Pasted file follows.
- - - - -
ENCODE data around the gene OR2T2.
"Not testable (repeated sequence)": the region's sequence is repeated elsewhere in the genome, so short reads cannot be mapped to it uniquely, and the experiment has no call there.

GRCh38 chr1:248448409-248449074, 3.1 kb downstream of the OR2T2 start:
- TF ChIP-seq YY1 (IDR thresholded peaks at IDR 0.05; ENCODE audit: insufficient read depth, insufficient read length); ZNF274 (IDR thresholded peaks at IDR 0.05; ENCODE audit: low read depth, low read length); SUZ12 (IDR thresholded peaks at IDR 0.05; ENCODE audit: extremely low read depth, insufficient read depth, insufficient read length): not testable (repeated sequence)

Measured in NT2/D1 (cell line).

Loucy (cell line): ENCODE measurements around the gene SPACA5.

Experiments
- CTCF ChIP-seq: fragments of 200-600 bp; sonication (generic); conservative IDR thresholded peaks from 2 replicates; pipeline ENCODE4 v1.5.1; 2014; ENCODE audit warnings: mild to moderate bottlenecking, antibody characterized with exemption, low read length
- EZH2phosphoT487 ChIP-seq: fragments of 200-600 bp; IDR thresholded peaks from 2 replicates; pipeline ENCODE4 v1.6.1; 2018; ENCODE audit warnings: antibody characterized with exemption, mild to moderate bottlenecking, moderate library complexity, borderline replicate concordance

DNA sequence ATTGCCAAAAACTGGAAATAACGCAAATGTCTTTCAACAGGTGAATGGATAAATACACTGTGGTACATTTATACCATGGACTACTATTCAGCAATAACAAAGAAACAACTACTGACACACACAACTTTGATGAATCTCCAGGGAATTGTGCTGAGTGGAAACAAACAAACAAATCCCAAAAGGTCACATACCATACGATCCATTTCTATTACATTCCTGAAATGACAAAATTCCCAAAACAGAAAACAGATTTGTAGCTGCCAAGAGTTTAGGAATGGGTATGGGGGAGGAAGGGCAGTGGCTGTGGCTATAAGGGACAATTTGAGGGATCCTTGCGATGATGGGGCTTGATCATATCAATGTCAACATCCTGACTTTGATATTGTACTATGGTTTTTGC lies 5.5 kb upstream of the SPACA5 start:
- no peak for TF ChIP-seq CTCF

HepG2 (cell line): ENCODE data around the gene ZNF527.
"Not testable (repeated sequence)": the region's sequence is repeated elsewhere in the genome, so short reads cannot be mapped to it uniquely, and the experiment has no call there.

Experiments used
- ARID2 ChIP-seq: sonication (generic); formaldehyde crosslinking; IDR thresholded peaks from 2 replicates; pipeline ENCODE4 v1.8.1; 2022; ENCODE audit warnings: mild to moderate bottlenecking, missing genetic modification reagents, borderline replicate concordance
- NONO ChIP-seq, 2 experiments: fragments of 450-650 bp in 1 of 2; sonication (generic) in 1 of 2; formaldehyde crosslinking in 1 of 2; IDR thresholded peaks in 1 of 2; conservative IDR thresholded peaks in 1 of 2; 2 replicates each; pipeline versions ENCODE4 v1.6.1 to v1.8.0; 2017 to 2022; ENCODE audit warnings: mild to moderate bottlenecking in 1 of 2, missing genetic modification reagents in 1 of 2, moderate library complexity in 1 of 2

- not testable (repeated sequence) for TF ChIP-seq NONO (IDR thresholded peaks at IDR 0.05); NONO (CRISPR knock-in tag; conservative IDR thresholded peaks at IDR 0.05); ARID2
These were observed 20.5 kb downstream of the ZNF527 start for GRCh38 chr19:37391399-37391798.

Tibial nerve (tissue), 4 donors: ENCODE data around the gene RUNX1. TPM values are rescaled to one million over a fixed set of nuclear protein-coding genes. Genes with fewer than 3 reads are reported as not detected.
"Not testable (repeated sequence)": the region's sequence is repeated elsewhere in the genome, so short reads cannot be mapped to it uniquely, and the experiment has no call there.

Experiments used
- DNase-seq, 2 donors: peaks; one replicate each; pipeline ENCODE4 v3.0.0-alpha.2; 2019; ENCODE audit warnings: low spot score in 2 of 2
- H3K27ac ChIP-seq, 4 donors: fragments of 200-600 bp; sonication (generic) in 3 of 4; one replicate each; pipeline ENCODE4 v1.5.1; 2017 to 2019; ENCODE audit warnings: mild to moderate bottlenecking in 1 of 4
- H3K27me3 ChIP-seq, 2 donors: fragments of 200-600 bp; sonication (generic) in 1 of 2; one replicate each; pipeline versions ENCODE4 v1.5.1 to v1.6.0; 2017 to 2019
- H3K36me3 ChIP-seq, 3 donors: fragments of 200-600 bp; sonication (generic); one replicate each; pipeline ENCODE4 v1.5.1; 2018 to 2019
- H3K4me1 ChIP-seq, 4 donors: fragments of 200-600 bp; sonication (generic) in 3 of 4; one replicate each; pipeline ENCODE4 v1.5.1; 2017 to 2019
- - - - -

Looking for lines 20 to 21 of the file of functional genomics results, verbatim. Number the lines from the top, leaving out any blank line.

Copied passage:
"Not testable (repeated sequence)": the region's sequence is repeated elsewhere in the genome, so short reads cannot be mapped to it uniquely, and the experiment has no call there.

Experiments used